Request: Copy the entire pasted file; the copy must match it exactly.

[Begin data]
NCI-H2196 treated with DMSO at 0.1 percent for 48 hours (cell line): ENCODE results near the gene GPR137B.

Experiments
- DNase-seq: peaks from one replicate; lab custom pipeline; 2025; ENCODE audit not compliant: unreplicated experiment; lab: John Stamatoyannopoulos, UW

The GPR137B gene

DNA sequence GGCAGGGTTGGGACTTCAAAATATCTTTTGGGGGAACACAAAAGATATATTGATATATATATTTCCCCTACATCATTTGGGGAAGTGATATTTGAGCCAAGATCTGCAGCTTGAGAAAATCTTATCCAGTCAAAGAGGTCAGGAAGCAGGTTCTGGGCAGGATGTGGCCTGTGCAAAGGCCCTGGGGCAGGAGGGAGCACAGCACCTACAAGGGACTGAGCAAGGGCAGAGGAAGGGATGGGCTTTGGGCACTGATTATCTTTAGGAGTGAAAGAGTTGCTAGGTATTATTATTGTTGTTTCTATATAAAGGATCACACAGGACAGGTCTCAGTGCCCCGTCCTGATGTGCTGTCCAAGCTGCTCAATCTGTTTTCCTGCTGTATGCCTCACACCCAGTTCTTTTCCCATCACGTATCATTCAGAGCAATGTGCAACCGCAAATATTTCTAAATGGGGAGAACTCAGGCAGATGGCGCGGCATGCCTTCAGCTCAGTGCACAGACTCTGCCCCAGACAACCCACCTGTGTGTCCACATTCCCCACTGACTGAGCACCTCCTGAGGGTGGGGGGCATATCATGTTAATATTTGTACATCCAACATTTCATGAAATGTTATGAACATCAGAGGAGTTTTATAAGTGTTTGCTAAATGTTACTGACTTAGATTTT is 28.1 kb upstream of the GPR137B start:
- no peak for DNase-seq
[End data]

NCI-H2196 treated with DMSO at 0.1 percent for 48 hours (cell line): ENCODE results near the gene GPR137B.

Experiments
- DNase-seq: peaks from one replicate; lab custom pipeline; 2025; ENCODE audit not compliant: unreplicated experiment; lab: John Stamatoyannopoulos, UW

The GPR137B gene

DNA sequence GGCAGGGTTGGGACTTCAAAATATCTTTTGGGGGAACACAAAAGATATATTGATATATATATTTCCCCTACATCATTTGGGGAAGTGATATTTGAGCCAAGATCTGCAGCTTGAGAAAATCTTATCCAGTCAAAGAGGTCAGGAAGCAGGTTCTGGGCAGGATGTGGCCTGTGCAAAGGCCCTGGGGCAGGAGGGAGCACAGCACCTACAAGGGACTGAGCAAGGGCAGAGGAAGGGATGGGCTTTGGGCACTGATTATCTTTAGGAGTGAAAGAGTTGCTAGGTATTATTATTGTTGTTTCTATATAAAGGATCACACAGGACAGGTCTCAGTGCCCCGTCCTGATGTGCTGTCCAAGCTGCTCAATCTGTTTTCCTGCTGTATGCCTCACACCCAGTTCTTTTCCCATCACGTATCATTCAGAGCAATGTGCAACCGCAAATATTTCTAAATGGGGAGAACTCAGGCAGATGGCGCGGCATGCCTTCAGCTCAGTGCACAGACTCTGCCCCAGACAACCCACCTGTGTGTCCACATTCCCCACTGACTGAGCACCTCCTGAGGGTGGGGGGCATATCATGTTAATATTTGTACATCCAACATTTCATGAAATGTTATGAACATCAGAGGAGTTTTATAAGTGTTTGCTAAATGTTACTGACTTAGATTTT is 28.1 kb upstream of the GPR137B start:
- no peak for DNase-seq